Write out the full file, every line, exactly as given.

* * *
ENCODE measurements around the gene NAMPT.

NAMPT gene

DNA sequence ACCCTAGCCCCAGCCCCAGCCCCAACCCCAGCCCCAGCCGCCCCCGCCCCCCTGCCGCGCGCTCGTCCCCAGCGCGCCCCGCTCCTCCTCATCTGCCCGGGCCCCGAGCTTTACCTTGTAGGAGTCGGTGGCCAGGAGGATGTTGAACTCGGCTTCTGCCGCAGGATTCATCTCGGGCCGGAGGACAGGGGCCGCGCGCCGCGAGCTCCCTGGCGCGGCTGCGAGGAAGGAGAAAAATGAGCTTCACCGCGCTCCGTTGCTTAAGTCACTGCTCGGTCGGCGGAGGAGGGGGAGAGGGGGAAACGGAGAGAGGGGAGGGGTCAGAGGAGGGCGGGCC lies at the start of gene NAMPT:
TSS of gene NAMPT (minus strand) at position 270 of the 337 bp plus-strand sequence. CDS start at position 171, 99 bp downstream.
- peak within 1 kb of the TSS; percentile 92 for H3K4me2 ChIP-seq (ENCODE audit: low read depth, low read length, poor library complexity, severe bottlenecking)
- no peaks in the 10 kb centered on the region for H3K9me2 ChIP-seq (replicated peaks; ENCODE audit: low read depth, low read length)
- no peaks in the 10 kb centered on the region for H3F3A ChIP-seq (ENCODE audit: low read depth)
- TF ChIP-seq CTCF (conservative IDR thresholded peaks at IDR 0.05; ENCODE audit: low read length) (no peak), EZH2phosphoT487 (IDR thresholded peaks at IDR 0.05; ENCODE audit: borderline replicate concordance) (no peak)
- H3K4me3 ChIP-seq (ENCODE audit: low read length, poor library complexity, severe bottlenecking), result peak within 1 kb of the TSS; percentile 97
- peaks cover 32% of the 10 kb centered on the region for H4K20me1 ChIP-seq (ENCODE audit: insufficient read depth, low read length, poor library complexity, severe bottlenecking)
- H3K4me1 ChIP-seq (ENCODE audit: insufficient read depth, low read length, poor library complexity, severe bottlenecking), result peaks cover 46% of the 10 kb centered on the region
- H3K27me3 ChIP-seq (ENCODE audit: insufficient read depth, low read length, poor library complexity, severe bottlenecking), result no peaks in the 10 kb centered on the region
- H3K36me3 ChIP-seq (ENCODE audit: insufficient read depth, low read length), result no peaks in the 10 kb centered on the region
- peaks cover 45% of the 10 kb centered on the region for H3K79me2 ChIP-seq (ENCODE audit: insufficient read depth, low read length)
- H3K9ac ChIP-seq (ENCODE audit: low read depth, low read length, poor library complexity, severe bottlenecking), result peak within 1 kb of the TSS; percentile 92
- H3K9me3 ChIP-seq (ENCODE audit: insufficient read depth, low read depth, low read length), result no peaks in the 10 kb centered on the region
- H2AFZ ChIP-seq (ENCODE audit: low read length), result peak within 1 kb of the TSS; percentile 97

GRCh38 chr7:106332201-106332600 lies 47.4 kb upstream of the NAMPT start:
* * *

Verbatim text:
ENCODE measurements around the gene NAMPT.

NAMPT gene

DNA sequence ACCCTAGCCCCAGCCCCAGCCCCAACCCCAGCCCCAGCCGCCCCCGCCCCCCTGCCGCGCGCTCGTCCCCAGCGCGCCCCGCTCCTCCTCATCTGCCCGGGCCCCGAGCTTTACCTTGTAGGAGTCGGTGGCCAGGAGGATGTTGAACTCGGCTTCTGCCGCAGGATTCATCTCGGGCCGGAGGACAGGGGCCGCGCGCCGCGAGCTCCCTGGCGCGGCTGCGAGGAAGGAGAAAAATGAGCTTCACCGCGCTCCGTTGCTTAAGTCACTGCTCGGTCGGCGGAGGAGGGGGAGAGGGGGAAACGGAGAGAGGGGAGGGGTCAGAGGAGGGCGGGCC lies at the start of gene NAMPT:
TSS of gene NAMPT (minus strand) at position 270 of the 337 bp plus-strand sequence. CDS start at position 171, 99 bp downstream.
- peak within 1 kb of the TSS; percentile 92 for H3K4me2 ChIP-seq (ENCODE audit: low read depth, low read length, poor library complexity, severe bottlenecking)
- no peaks in the 10 kb centered on the region for H3K9me2 ChIP-seq (replicated peaks; ENCODE audit: low read depth, low read length)
- no peaks in the 10 kb centered on the region for H3F3A ChIP-seq (ENCODE audit: low read depth)
- TF ChIP-seq CTCF (conservative IDR thresholded peaks at IDR 0.05; ENCODE audit: low read length) (no peak), EZH2phosphoT487 (IDR thresholded peaks at IDR 0.05; ENCODE audit: borderline replicate concordance) (no peak)
- H3K4me3 ChIP-seq (ENCODE audit: low read length, poor library complexity, severe bottlenecking), result peak within 1 kb of the TSS; percentile 97
- peaks cover 32% of the 10 kb centered on the region for H4K20me1 ChIP-seq (ENCODE audit: insufficient read depth, low read length, poor library complexity, severe bottlenecking)
- H3K4me1 ChIP-seq (ENCODE audit: insufficient read depth, low read length, poor library complexity, severe bottlenecking), result peaks cover 46% of the 10 kb centered on the region
- H3K27me3 ChIP-seq (ENCODE audit: insufficient read depth, low read length, poor library complexity, severe bottlenecking), result no peaks in the 10 kb centered on the region
- H3K36me3 ChIP-seq (ENCODE audit: insufficient read depth, low read length), result no peaks in the 10 kb centered on the region
- peaks cover 45% of the 10 kb centered on the region for H3K79me2 ChIP-seq (ENCODE audit: insufficient read depth, low read length)
- H3K9ac ChIP-seq (ENCODE audit: low read depth, low read length, poor library complexity, severe bottlenecking), result peak within 1 kb of the TSS; percentile 92
- H3K9me3 ChIP-seq (ENCODE audit: insufficient read depth, low read depth, low read length), result no peaks in the 10 kb centered on the region
- H2AFZ ChIP-seq (ENCODE audit: low read length), result peak within 1 kb of the TSS; percentile 97

GRCh38 chr7:106332201-106332600 lies 47.4 kb upstream of the NAMPT start: